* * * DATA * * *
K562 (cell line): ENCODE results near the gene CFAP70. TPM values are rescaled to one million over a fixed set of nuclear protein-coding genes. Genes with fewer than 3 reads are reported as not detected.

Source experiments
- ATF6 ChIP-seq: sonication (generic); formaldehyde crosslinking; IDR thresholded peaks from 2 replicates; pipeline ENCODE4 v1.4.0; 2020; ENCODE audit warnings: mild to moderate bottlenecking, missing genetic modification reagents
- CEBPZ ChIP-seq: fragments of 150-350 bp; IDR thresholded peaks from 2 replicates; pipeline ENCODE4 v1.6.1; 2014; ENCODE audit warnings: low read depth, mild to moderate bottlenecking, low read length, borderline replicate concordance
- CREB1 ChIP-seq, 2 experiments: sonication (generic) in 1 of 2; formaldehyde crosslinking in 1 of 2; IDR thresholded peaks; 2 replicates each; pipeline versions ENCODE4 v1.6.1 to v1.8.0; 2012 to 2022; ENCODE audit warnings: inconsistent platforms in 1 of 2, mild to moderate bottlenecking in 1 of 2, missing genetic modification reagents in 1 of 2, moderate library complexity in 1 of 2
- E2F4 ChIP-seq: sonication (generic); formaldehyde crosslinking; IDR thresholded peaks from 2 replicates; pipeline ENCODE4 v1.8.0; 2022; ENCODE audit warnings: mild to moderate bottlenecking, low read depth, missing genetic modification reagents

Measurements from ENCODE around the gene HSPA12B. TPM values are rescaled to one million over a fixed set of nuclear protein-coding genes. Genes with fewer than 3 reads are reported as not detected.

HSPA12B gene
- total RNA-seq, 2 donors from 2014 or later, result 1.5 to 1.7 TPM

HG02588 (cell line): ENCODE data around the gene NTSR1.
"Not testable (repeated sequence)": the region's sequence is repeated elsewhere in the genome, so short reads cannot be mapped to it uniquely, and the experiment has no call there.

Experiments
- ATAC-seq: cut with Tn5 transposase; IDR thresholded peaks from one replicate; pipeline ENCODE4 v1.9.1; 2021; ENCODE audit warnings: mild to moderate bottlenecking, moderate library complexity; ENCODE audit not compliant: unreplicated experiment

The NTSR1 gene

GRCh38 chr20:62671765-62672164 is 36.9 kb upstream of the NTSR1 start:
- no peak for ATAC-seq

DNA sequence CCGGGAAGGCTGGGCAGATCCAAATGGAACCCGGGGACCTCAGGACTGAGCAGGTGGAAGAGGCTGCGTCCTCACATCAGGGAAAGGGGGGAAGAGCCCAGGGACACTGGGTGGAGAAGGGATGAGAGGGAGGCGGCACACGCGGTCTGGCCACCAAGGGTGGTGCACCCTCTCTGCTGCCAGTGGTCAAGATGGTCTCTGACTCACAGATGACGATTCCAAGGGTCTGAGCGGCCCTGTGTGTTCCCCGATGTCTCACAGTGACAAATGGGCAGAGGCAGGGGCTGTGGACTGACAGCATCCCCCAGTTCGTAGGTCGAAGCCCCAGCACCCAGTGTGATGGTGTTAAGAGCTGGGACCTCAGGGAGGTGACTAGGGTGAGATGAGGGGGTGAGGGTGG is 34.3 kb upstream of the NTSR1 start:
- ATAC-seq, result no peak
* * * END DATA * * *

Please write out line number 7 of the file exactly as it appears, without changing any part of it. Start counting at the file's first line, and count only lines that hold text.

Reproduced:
Measurements from ENCODE around the gene HSPA12B. TPM values are rescaled to one million over a fixed set of nuclear protein-coding genes. Genes with fewer than 3 reads are reported as not detected.